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All Roads Lead to Seoul
Chong, meanwhile, became the world's first full-time TV gaming commentator, and later found himself heading the e-Sports unit of the JoongAng Media Network, one of South Korea's biggest media companies, with interests in publishing, TV and the Internet. In this role he now devotes himself to consolidating Seoul's position as the nexus of the gaming world. He chain-smokes and is never off duty (one evening, after a long meal in which great quantities of plum and pear wine were consumed, he excused himself around midnight with the abrupt words "I have a business meeting"). If he decides that he likes you, your Seoul entrée is assured. He can get you an audience with the mayor (who turns out to be a gaming evangelist, seeing gaming as a way to project Seoul's "brand image of the future"). Players who are the Beckhams or Ronaldos of their worlds (in stature if not income) welcome you into their homes. High above Seoul's Teheran Road the Wall Street of e-Sports leading developers beckon you into their glass-clad aeries on Chong's O.K., and reveal secret test versions of unreleased games.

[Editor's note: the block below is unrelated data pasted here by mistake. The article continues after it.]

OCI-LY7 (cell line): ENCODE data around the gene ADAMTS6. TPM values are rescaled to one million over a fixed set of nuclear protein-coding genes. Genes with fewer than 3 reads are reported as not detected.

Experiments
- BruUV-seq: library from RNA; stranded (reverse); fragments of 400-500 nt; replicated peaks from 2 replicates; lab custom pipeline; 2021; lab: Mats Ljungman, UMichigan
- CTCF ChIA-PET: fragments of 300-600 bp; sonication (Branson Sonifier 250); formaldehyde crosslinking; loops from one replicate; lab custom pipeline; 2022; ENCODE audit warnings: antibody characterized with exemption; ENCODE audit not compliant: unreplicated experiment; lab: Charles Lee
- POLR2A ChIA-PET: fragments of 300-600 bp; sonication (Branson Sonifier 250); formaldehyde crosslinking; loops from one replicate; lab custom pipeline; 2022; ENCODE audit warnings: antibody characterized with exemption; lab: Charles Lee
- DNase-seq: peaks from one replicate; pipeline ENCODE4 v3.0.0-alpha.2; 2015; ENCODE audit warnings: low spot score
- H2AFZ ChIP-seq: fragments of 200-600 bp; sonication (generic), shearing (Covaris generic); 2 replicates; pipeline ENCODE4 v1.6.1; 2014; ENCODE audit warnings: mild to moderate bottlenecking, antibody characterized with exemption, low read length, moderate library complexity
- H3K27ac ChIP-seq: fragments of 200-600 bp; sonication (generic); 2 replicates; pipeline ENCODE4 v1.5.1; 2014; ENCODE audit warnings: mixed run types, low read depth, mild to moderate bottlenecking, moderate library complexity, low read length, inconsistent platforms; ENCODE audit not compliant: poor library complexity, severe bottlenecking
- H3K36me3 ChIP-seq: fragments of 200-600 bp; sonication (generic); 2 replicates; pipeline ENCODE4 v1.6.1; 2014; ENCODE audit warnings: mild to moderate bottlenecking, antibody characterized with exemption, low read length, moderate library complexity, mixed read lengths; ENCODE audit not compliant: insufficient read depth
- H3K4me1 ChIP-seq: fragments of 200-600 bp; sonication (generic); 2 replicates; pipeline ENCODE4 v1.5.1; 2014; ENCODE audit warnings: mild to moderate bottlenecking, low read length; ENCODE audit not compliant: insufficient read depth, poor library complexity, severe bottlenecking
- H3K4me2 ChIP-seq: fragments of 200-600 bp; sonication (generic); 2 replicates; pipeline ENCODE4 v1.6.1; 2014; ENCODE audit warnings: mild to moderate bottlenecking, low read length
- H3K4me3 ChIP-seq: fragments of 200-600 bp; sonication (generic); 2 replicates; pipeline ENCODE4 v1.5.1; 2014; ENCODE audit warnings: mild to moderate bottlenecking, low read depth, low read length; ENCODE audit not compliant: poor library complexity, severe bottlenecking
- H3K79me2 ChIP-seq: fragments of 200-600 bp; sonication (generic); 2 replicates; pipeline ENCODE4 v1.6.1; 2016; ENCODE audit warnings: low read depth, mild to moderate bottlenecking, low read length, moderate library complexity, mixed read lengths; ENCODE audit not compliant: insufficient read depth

There is a pleasant sense of anticipation on the pavements of Teheran Road these days, with the approach of the second e-Stars Seoul an annual three-day "digital sports festival" scheduled this year from July 24-27. Chong is putting it together with backing from the Seoul Metropolitan Government. Unlike the Samsung-sponsored World Cyber Games, which take place in a different country every year, e-Stars Seoul is designed to bring the world to the South Korean capital in homage to be to gaming what Athens was to the ancient Olympics. There will be dance parties, gaming-history exhibitions, country qualifiers and regional play-offs. But the event to which all eyes are turned will take place in the echoing halls of the Seoul Trade Exhibition Convention Center, and is known as the Continental Cup. Devised by Chong to mimic the Ryder Cup in golf, the inaugural Continental Cup will pit the best European players (Team West) against the best Asians (Team East).